Is Apple Pay coming to your Blackjack table?

It’s easy to play with $1000 in chips and make $100 bets, but harder to play with $1000 in bills because psychologically it seems like a lot.
Imagine walking up to a Blackjack table, tapping your phone against the felt and having the dealer hand you $500 in chips. That simple tap was simply you paying for your chips. Only instead of laying down money on the felt, the funds were deducted from your debit or credit card, via Apple Pay.

It could happen sooner than we think if Apple Pay takes off. And casinos that employ it would see huge advantages.

For one, casinos use chips because most players don’t associate chips with real money. It’s easy to play with $1000 in chips and make $100 bets, but harder to play with $1000 in bills because psychologically it seems like a lot. Letting players buy chips with Apple Pay would take away that one step of exchanging bills for chips, which could be hugely beneficial.

What’s more, casinos won’t have to worry about counterfeit money hitting the tables. Yes, many dealers will use a counterfeit pen to detect fake bulls, but it’s not foolproof. Because Apple Pay uses a buyer’s fingerprint to make the secure payment, casinos won’t have to worry about any of that.

While some are predicting that it’s only a matter of time before casinos start collecting Apple Pay at the tables, others point out that this likely won’t be the case.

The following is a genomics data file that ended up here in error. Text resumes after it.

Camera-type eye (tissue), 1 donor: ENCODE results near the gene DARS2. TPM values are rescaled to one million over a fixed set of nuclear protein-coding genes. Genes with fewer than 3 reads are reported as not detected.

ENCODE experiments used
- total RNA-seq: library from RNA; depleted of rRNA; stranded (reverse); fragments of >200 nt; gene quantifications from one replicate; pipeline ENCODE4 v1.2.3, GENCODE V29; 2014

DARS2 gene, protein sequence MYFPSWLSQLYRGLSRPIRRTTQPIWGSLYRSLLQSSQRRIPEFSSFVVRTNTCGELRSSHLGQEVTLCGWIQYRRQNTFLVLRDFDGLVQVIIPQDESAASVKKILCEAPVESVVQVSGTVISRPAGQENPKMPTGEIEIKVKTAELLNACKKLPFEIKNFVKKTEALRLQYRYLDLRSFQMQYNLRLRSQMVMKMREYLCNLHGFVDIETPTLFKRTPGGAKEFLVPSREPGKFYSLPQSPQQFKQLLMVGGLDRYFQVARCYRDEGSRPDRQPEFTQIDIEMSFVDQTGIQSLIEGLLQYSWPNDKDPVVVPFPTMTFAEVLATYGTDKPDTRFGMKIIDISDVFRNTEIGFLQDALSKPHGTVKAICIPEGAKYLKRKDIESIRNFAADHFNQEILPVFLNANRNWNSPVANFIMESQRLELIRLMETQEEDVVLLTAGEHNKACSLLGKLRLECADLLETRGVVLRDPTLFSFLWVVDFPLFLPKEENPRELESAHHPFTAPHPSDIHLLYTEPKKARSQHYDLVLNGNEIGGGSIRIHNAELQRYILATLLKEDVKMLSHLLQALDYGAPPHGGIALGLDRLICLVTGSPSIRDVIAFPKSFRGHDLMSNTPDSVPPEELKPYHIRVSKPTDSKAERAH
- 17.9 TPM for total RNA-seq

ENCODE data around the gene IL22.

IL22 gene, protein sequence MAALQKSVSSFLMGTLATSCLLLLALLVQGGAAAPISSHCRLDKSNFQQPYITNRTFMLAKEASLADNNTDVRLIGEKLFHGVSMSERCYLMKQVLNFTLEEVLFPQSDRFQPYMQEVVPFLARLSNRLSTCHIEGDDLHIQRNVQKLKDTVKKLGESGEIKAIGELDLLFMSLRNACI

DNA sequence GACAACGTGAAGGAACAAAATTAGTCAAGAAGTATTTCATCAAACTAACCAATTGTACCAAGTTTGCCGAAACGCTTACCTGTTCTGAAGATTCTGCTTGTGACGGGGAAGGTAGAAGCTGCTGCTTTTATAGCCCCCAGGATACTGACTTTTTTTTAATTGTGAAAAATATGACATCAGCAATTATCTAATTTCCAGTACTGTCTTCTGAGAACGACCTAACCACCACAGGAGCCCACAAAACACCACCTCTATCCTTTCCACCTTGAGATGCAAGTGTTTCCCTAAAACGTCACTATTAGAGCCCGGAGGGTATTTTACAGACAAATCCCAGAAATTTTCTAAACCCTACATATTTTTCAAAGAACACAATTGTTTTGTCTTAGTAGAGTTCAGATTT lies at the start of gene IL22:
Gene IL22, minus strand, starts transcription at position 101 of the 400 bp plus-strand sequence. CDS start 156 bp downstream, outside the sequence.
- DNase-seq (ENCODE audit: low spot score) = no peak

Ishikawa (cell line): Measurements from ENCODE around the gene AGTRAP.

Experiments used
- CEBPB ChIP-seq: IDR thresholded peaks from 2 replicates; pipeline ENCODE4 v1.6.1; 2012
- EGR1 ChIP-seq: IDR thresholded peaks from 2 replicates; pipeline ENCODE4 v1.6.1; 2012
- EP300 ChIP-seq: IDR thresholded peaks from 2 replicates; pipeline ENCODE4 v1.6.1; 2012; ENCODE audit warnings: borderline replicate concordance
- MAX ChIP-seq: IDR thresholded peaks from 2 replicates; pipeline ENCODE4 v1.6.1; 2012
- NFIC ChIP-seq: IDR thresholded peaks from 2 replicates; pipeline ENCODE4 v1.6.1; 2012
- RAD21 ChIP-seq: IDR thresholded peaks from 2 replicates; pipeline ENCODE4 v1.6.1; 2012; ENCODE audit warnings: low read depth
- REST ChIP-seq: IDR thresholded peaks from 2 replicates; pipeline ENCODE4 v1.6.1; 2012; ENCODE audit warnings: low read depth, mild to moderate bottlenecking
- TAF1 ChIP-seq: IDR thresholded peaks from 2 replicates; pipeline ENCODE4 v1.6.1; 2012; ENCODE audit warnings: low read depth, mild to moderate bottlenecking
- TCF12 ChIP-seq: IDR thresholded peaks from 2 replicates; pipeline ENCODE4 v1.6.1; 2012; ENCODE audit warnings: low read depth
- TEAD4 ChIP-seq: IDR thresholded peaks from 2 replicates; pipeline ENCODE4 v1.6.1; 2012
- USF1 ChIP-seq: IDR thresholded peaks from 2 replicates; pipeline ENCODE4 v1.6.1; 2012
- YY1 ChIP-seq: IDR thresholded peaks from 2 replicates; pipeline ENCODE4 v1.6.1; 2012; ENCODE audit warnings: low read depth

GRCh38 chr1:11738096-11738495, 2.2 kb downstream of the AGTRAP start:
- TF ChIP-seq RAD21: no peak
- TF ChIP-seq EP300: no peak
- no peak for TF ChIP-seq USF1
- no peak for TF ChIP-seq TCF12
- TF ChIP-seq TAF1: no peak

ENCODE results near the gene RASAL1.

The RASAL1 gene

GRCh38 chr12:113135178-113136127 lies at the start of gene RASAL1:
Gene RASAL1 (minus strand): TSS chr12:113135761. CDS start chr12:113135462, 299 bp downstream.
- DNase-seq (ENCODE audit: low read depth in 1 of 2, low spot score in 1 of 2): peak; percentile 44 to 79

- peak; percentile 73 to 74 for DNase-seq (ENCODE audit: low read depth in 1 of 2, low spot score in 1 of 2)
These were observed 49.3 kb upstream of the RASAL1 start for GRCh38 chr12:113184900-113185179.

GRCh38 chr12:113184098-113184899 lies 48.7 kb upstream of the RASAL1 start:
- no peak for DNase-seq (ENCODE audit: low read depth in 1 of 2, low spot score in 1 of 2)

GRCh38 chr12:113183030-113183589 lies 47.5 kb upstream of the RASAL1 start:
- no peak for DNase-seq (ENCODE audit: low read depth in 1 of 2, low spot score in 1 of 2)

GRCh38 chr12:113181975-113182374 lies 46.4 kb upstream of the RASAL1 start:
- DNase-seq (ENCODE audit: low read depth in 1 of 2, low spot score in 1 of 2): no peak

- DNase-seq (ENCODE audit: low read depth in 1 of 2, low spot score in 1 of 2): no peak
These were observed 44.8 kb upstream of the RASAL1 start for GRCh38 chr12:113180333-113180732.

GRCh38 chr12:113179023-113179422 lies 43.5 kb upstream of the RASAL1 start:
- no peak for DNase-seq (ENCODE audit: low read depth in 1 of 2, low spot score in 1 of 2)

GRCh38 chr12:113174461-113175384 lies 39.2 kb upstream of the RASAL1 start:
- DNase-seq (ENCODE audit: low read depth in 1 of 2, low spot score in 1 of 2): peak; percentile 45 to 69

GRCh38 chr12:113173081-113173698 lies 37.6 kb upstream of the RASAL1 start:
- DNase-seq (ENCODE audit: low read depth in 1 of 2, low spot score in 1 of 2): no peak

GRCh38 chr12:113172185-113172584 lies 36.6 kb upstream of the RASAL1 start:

innerapple14112014NFC is available in countries around the world, with the exception of the United States, which has been way behind on credit card payment systems. In Canada, for example, credit cards have a magnetic stripe, but it’s rarely used, primarily reserved for international transactions.

Instead, credit and debit cards have chip-and-pin technology, along with NFC technology. To pay for something, you insert your card into a terminal and enter your PIN, much like at an ATM. Many cards also have Visa PayWave,, MasterCard PayPass, and Interac Flash, which lets you tap your card and avoid entering any PIN (this is reserved for smaller transactions, usually under $50).

Apple Pay works on NFC technology, and while NFC has been available as a payment method outside the United States for quite some time, casinos haven’t started accepting NFC payments at the tables.

One reason? Casinos don’t want to pay the credit card fee. When you pay for something at a merchant, the merchant actually gives between 2 and 3% of the transaction to Visa, MasterCard, or Amex. When you’re a casino dealing with millions per day, that could add up to tens of thousands very quickly.

That being said, casino players do want to pay with credit. In fact, it’s the most popular payment method available at Palace of Chance. As more and more players get used to paying with credit cards at online casinos, the land-based properties may have to suck it up and give players what they want.

And if Apple Pay takes off, the one thing they want could very well be to pay from your iPhone or Apple Watch.


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